- Mixed states can also be very hard to pinpoint, and I know that for myself at least I didn’t realize I was having them as often as I have been until looking at my charts recently. Denoting the combination of elevated and depressive symptoms somewhere on your chart could be very helpful in helping to see the “bigger picture”.
- Suicidal thoughts are another one that I make a reference to, and for my hourly graph I just write an “S” under the hour it occurs. This can help me discern just how bad an episode is, because I can quickly tell that a graph for a day that has 3 or 4 “S”s along the bottom is a lot worse than a day with just one.
- Outbursts are another one that I take note of and it helps me alot. Sometimes I will be having a mixed episode without realizing it, so if I’ve jotted down an “O” because I’ve snapped at someone earlier in the day, that is a pretty good indicator that I’ve been irritable without noticing. Of course, hopefully I will have noticed when I did it because I thought to myself oh no, now I need to mark an “O” on my chart, but nobody’s perfect.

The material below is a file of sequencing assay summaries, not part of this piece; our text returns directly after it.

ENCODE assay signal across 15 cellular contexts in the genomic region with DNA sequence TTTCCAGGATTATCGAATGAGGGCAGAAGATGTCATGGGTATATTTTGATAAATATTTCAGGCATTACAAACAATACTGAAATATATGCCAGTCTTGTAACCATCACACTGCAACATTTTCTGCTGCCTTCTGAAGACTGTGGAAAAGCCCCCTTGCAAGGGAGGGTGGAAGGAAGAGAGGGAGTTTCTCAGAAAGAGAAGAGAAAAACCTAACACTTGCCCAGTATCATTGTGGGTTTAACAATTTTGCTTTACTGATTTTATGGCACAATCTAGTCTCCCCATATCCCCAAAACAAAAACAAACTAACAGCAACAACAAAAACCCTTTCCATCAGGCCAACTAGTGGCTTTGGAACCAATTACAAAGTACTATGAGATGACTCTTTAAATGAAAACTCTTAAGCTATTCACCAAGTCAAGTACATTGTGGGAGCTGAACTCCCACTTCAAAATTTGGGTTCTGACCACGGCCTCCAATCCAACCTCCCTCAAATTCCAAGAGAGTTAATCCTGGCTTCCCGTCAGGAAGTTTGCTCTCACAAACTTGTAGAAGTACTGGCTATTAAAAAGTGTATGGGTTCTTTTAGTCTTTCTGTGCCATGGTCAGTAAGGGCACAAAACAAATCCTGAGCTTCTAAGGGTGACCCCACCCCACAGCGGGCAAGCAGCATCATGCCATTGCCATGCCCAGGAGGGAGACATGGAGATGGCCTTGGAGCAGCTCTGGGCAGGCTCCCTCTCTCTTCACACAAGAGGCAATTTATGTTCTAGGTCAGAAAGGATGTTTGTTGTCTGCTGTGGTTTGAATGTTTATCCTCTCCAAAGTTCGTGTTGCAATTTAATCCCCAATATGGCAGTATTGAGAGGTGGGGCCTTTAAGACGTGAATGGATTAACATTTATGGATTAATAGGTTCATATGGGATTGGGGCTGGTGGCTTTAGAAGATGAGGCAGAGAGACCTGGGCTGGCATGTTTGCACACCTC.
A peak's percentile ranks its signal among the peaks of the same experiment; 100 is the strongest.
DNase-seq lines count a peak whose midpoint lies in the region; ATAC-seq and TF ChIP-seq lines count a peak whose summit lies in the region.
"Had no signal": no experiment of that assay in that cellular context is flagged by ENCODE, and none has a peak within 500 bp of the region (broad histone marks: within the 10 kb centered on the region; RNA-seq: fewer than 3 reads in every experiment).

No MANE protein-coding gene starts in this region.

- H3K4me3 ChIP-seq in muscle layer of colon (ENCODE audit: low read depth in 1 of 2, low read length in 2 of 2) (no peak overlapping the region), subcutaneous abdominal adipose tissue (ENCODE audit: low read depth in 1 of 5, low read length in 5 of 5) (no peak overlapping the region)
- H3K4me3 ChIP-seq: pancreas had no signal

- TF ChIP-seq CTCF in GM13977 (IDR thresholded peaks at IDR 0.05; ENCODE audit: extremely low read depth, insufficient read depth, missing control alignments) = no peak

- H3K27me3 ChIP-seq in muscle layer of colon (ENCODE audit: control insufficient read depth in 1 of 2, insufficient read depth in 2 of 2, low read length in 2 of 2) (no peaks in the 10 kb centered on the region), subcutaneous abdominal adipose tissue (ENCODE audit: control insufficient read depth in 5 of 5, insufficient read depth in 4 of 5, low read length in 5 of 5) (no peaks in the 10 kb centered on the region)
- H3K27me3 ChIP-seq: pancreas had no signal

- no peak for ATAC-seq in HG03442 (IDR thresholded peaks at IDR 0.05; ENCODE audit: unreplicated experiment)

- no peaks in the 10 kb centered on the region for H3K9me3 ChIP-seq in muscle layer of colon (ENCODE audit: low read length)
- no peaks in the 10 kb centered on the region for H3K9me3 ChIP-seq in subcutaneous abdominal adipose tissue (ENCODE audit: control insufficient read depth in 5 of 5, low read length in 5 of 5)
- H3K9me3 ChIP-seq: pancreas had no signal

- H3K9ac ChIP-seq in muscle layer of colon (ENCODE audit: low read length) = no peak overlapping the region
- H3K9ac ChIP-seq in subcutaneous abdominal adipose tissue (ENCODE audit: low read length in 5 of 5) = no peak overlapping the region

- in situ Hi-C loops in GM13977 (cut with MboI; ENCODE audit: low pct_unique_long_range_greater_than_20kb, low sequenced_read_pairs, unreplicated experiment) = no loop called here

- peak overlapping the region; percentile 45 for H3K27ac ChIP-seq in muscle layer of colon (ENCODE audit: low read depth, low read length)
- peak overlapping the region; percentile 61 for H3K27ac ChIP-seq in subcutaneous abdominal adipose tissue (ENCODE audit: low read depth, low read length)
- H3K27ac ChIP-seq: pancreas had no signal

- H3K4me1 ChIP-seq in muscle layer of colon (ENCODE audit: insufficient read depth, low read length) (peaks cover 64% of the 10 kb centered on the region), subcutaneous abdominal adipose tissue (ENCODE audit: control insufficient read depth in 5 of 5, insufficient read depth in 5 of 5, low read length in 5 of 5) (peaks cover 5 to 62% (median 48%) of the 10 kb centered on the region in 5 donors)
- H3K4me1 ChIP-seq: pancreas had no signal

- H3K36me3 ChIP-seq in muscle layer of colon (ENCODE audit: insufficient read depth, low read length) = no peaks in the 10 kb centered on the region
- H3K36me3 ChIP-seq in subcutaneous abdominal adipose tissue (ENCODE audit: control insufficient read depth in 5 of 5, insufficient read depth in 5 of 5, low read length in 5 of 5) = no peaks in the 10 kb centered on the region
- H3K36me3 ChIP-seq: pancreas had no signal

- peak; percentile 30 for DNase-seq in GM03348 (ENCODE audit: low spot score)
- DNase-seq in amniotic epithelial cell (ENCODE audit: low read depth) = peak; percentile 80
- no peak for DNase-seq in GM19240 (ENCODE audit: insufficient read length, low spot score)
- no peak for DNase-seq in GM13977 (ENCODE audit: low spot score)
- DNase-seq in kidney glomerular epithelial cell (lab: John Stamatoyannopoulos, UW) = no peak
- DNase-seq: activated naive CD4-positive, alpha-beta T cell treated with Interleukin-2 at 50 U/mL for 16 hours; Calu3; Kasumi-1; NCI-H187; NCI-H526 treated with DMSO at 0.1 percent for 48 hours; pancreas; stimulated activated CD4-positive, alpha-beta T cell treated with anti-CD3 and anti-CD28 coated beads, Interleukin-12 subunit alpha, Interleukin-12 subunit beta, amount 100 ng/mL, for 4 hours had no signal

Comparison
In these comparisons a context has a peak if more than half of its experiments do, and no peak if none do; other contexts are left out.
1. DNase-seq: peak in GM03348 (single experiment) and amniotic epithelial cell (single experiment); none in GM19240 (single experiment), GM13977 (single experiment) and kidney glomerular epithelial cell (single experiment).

Really, any symptoms you want to keep track of at the same time -even for other disorders or physical problems, can be written down on your chart. And the more serious or bothersome the symptom, the better to include it in tracking.
Taking notes on potential triggers is a great idea and can be tailored to fit whatever your own personal triggers are! Some ideas of potential triggers you might want to take notes on are…